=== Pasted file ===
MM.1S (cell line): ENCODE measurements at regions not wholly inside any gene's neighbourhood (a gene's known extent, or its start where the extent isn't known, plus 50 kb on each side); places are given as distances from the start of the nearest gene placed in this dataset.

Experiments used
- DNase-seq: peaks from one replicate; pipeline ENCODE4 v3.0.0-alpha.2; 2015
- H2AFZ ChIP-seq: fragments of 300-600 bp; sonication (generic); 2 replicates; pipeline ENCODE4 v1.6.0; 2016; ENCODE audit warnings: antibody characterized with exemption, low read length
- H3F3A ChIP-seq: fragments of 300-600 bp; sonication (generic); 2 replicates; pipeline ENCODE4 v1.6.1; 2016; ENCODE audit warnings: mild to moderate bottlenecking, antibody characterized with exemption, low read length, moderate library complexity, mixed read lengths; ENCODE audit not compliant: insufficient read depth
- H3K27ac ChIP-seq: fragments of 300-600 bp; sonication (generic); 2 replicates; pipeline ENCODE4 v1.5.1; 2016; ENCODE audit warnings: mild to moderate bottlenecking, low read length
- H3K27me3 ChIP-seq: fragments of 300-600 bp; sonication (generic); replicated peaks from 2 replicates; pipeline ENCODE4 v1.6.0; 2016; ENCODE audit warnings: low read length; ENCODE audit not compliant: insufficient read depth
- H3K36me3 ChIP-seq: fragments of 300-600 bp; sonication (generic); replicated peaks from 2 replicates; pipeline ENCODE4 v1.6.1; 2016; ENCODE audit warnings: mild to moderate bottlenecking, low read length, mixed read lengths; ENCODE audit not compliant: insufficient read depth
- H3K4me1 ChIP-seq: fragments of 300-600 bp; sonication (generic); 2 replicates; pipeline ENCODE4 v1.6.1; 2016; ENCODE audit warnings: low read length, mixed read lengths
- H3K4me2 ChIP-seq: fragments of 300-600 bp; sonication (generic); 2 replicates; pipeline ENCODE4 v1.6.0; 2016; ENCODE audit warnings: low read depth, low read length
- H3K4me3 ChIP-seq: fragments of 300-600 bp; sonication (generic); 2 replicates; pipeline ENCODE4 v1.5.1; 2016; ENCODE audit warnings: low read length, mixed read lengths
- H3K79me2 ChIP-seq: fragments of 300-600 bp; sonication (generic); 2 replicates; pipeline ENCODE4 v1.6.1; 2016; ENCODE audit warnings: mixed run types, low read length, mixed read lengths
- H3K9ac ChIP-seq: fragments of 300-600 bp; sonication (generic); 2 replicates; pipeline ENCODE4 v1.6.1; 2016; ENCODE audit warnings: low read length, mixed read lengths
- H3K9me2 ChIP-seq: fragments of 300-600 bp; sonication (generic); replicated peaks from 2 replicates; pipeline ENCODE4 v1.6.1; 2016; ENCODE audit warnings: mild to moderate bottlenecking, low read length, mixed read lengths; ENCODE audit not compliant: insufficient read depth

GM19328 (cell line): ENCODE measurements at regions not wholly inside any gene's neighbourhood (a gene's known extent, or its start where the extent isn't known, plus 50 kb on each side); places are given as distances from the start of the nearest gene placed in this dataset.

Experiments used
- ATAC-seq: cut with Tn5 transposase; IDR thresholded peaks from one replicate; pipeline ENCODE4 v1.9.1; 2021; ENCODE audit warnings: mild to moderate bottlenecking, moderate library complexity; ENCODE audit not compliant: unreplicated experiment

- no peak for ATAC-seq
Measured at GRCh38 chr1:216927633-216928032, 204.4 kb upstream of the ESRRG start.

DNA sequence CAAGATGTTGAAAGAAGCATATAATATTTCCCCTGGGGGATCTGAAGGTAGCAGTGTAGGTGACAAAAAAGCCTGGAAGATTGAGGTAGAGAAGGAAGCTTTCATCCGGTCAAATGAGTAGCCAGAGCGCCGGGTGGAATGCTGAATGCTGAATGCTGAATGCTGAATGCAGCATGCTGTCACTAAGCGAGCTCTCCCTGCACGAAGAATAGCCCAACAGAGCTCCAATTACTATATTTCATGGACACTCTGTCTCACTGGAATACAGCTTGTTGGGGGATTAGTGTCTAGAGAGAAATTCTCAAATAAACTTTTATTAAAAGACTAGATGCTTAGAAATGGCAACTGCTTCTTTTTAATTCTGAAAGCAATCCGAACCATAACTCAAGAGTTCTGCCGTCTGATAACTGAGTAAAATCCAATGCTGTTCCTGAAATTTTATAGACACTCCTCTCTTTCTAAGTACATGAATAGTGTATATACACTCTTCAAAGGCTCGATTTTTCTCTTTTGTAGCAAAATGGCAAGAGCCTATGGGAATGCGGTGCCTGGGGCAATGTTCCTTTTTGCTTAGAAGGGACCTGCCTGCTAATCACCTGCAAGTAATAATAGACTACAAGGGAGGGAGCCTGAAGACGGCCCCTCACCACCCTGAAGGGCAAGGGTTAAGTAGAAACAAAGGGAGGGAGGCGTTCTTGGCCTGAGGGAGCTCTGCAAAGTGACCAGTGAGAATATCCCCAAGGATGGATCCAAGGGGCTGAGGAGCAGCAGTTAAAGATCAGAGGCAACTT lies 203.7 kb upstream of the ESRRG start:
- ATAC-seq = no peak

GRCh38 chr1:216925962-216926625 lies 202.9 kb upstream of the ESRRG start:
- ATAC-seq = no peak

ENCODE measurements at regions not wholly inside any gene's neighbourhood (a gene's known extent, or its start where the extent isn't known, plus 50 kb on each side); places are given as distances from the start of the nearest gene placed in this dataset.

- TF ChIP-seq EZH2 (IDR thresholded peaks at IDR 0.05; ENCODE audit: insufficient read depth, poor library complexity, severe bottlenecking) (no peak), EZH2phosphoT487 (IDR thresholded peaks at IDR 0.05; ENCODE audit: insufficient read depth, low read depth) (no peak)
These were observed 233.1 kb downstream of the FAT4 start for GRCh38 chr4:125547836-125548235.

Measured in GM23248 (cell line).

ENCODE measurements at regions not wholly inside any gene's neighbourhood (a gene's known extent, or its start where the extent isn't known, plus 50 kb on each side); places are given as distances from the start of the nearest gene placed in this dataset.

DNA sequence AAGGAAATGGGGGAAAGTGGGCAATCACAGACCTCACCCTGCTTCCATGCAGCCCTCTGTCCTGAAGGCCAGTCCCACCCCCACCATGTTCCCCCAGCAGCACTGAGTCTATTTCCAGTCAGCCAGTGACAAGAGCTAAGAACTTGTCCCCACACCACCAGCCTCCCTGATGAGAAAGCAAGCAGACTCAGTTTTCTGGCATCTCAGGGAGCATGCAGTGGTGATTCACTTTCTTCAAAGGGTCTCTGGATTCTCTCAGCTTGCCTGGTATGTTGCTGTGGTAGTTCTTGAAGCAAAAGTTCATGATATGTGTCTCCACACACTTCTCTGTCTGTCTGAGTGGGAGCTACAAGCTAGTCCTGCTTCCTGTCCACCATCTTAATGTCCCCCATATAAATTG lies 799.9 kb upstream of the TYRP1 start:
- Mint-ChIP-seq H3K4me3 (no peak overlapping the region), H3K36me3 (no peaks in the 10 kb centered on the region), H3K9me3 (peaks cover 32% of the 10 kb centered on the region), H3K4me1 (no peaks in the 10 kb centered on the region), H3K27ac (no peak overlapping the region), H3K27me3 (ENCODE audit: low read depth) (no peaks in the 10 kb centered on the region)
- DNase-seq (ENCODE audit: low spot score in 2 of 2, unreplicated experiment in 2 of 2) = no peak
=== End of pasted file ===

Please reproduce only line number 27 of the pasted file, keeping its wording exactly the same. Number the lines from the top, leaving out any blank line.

Measured in GM23248 (cell line).